Across twitter and internet blogs, intensive care physicians have remarked that prone positioning has helped improve lung function in patients with acute respiratory distress syndrome (ARDS) from COVID-19.
Below is an excellent video from NEJM about prone positioning. This process is very involved, requiring multiple people and careful attention to all tubes and lines attached to the patient.
A comprehensive review about the physiology and therapeutic benefits of prone positioning is outlined here: http://rc.rcjournal.com/content/60/11/1660. In brief, when you are prone, there is a more even distribution of alveoli size throughout your lungs and you are able to ventilate more effectively (get more air into your lungs). The perfusion of blood throughout the lungs is relatively unchanged, so the net effect is that more blood in your lungs can get more oxygen.
The PROSEVA trial in 2013 demonstrated that prone positioning reduces mortality in patients with severe ARDS. In this study, patients underwent their first pronation within ~55 minutes after random assignment into a group, remained in a position for ~17 hours before flipping positions, and had ~4 flipped positions during their hospitalization. See https://www.nejm.org/doi/full/10.1056/NEJMoa1214103 for more details.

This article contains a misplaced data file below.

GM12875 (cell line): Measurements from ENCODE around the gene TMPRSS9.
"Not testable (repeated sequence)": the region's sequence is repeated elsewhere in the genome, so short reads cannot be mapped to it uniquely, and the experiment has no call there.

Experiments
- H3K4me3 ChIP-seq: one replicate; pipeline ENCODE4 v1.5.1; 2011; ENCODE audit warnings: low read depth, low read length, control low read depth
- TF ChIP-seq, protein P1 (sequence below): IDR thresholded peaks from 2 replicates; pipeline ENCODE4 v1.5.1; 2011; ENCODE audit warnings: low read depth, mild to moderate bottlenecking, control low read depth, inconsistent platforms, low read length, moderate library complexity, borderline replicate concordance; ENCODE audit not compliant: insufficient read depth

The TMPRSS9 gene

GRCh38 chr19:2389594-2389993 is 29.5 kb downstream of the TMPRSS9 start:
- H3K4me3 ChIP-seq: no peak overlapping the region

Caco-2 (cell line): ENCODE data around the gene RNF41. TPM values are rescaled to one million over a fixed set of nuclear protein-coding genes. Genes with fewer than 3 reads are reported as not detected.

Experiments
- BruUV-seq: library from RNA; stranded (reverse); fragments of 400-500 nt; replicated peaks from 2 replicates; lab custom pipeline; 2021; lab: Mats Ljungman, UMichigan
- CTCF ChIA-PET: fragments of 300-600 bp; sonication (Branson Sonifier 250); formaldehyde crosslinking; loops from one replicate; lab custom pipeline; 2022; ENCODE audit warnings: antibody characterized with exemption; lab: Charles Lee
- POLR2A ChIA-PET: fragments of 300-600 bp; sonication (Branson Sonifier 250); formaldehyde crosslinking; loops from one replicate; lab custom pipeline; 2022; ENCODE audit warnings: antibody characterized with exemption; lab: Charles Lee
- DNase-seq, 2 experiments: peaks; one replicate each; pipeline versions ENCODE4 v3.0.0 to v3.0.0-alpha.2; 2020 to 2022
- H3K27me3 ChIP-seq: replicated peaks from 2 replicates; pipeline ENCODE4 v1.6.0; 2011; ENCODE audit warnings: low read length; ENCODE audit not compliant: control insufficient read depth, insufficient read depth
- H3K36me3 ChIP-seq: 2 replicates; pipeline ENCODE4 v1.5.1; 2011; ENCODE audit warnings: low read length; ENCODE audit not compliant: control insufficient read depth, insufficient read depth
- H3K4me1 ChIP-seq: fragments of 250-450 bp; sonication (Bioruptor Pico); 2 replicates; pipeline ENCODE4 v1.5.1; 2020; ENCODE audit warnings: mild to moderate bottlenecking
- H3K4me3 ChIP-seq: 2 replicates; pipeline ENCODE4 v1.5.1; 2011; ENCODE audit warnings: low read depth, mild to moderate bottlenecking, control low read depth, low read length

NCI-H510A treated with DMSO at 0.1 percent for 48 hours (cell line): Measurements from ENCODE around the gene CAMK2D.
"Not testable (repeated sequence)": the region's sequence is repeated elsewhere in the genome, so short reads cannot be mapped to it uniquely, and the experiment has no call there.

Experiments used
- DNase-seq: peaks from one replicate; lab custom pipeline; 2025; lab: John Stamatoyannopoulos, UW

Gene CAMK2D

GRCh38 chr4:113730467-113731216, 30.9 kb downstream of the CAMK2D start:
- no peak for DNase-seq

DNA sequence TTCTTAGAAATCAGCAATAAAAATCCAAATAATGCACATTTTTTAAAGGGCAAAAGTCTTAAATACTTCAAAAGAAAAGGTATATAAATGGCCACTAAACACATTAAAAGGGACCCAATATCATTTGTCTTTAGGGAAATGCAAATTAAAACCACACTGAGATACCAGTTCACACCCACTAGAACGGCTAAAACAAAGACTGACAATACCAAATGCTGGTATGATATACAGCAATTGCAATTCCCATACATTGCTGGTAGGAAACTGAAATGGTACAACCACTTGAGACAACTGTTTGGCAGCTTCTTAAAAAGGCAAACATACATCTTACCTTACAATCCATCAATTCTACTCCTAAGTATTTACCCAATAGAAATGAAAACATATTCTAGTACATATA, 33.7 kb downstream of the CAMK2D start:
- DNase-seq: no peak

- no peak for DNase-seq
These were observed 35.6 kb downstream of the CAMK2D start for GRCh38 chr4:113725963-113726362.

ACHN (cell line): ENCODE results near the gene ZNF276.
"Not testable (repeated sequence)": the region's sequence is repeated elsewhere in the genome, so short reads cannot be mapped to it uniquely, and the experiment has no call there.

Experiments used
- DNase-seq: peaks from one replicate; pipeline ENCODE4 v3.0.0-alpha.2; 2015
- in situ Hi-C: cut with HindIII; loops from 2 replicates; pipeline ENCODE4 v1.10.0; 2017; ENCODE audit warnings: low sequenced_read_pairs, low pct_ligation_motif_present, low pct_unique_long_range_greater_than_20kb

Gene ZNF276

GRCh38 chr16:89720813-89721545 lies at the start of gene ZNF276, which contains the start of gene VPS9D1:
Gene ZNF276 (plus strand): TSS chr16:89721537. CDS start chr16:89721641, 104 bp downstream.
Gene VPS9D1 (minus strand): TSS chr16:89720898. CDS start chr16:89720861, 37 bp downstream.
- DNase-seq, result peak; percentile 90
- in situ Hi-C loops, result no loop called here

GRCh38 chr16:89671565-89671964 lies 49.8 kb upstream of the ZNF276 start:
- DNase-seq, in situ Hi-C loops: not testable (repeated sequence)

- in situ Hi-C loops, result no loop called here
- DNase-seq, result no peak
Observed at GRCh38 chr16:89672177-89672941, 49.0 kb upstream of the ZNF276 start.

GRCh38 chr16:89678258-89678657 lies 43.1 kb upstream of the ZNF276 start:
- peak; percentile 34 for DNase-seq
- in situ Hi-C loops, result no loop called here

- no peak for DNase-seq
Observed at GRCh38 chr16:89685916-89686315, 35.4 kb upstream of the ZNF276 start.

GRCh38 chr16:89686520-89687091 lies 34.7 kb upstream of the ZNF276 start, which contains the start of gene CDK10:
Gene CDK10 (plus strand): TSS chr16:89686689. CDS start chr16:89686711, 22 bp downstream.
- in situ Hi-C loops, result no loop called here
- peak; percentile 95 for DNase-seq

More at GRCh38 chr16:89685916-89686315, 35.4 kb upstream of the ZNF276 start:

The March interim report for the clinical management of acute respiratory infection recommends early proning for patients with COVID ARDS. See https://apps.who.int/iris/bitstream/handle/10665/331446/WHO-2019-nCoV-clinical-2020.4-eng.pdf?sequence=1&isAllowed=y.
There are reports on twitter, blogs, and papers that prone positioning has been helpful. In Xie et al. Intensive Care Medicine 2020 (https://link.springer.com/article/10.1007/s00134-020-05979-7), the authors remark:
In Huang et al.’s experience, 53.8% of their patients had improvement with prone ventilation (28/52, p= 0.04). Source: https://papers.ssrn.com/sol3/papers.cfm?abstract_id=3546056
In Giuseppe Natalini’s experience in Italy (http://www.ventilab.org/2020/02/29/ventilazione-meccanica-e-polmonite-da-coronavirus/)
Critical care physicians in Seattle have noted the same thing.